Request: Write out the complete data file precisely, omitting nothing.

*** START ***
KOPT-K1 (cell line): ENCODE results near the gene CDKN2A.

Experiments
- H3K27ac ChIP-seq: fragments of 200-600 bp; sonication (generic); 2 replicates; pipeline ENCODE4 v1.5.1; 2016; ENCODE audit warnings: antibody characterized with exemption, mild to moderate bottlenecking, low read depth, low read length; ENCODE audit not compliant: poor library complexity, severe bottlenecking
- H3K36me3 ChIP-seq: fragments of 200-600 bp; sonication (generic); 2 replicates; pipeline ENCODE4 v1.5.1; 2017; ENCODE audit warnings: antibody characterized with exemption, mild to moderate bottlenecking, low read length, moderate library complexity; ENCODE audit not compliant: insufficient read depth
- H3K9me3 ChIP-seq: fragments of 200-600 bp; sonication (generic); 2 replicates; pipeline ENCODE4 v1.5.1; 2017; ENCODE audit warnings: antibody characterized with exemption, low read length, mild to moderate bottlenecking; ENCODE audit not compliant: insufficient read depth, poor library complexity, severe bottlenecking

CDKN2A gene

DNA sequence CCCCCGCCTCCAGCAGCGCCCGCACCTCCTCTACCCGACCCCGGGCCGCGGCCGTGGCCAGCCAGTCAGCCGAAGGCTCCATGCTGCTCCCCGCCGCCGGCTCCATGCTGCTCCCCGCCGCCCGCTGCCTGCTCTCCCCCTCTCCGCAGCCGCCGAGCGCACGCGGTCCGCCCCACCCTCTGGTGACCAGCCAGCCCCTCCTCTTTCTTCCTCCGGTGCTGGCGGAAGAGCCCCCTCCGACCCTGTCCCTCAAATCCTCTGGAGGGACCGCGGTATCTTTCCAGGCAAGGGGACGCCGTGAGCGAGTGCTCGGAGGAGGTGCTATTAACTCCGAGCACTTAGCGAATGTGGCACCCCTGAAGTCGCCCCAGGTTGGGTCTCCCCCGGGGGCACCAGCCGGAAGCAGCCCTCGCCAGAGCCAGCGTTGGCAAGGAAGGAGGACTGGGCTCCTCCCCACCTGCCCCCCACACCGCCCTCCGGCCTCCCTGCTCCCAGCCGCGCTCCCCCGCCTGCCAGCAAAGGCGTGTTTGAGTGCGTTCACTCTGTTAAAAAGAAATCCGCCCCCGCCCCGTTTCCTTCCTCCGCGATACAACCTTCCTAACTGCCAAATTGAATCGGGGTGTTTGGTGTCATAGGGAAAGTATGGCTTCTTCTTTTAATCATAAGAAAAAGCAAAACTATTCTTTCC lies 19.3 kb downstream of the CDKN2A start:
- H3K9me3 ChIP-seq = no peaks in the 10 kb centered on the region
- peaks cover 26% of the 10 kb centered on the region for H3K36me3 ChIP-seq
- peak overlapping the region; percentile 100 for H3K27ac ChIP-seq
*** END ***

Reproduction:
KOPT-K1 (cell line): ENCODE results near the gene CDKN2A.

Experiments
- H3K27ac ChIP-seq: fragments of 200-600 bp; sonication (generic); 2 replicates; pipeline ENCODE4 v1.5.1; 2016; ENCODE audit warnings: antibody characterized with exemption, mild to moderate bottlenecking, low read depth, low read length; ENCODE audit not compliant: poor library complexity, severe bottlenecking
- H3K36me3 ChIP-seq: fragments of 200-600 bp; sonication (generic); 2 replicates; pipeline ENCODE4 v1.5.1; 2017; ENCODE audit warnings: antibody characterized with exemption, mild to moderate bottlenecking, low read length, moderate library complexity; ENCODE audit not compliant: insufficient read depth
- H3K9me3 ChIP-seq: fragments of 200-600 bp; sonication (generic); 2 replicates; pipeline ENCODE4 v1.5.1; 2017; ENCODE audit warnings: antibody characterized with exemption, low read length, mild to moderate bottlenecking; ENCODE audit not compliant: insufficient read depth, poor library complexity, severe bottlenecking

CDKN2A gene

DNA sequence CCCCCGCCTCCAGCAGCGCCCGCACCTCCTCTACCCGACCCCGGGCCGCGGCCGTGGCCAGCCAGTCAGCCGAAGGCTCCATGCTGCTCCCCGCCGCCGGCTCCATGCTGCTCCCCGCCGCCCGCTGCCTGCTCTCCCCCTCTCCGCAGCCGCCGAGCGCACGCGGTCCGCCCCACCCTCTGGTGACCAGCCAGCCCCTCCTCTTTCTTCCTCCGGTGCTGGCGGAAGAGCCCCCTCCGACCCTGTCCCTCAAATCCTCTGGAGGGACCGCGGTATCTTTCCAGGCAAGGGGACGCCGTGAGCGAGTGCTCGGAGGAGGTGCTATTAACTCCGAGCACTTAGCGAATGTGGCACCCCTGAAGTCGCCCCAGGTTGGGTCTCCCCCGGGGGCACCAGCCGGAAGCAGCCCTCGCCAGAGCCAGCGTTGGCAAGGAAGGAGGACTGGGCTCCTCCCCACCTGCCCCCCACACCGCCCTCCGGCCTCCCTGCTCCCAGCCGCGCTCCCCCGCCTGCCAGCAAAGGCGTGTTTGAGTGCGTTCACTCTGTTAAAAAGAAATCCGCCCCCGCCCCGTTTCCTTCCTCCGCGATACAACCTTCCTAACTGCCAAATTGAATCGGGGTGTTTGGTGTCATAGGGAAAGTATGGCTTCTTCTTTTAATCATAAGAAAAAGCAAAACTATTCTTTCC lies 19.3 kb downstream of the CDKN2A start:
- H3K9me3 ChIP-seq = no peaks in the 10 kb centered on the region
- peaks cover 26% of the 10 kb centered on the region for H3K36me3 ChIP-seq
- peak overlapping the region; percentile 100 for H3K27ac ChIP-seq